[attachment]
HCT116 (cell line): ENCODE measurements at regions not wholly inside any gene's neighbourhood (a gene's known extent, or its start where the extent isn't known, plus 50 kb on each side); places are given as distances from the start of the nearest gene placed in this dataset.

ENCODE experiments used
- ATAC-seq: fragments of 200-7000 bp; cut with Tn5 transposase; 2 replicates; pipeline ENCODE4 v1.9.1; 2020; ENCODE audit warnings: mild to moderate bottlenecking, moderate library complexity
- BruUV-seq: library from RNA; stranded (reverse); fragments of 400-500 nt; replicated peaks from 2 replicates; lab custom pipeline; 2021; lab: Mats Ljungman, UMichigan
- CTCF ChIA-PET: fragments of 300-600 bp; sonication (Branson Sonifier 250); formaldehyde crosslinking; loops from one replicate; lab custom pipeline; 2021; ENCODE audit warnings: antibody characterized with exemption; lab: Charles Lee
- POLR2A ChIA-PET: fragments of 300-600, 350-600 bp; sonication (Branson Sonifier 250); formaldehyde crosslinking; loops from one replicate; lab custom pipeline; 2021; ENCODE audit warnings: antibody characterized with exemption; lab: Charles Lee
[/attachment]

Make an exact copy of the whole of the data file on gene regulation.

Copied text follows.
HCT116 (cell line): ENCODE measurements at regions not wholly inside any gene's neighbourhood (a gene's known extent, or its start where the extent isn't known, plus 50 kb on each side); places are given as distances from the start of the nearest gene placed in this dataset.

ENCODE experiments used
- ATAC-seq: fragments of 200-7000 bp; cut with Tn5 transposase; 2 replicates; pipeline ENCODE4 v1.9.1; 2020; ENCODE audit warnings: mild to moderate bottlenecking, moderate library complexity
- BruUV-seq: library from RNA; stranded (reverse); fragments of 400-500 nt; replicated peaks from 2 replicates; lab custom pipeline; 2021; lab: Mats Ljungman, UMichigan
- CTCF ChIA-PET: fragments of 300-600 bp; sonication (Branson Sonifier 250); formaldehyde crosslinking; loops from one replicate; lab custom pipeline; 2021; ENCODE audit warnings: antibody characterized with exemption; lab: Charles Lee
- POLR2A ChIA-PET: fragments of 300-600, 350-600 bp; sonication (Branson Sonifier 250); formaldehyde crosslinking; loops from one replicate; lab custom pipeline; 2021; ENCODE audit warnings: antibody characterized with exemption; lab: Charles Lee